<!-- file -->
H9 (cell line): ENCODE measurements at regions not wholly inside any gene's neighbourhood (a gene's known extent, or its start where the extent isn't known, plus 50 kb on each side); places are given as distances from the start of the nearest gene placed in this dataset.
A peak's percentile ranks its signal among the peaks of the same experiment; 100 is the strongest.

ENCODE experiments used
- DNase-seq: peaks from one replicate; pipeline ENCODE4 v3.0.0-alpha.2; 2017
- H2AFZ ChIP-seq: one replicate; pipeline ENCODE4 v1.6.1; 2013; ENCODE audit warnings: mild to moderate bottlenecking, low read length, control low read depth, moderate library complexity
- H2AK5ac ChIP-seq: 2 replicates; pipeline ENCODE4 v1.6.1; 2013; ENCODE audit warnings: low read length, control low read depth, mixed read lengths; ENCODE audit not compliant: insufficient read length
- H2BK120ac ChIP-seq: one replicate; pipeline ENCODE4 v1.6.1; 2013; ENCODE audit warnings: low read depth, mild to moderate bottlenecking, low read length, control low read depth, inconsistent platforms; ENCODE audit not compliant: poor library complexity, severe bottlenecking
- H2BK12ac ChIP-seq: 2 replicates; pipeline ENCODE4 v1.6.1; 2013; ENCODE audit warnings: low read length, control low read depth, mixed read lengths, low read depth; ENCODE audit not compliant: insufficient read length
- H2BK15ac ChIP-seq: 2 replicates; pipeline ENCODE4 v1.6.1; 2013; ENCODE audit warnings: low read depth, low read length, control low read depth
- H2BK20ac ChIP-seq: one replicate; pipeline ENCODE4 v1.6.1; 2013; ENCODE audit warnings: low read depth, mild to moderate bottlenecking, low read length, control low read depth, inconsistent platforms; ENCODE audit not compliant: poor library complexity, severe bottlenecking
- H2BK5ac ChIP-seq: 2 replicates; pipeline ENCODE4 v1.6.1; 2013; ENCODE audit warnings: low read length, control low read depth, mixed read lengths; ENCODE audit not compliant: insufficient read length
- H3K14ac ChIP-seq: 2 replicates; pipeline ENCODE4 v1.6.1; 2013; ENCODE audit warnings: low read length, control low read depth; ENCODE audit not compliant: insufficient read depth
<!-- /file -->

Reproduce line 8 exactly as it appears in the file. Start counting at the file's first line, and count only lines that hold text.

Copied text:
- H2BK12ac ChIP-seq: 2 replicates; pipeline ENCODE4 v1.6.1; 2013; ENCODE audit warnings: low read length, control low read depth, mixed read lengths, low read depth; ENCODE audit not compliant: insufficient read length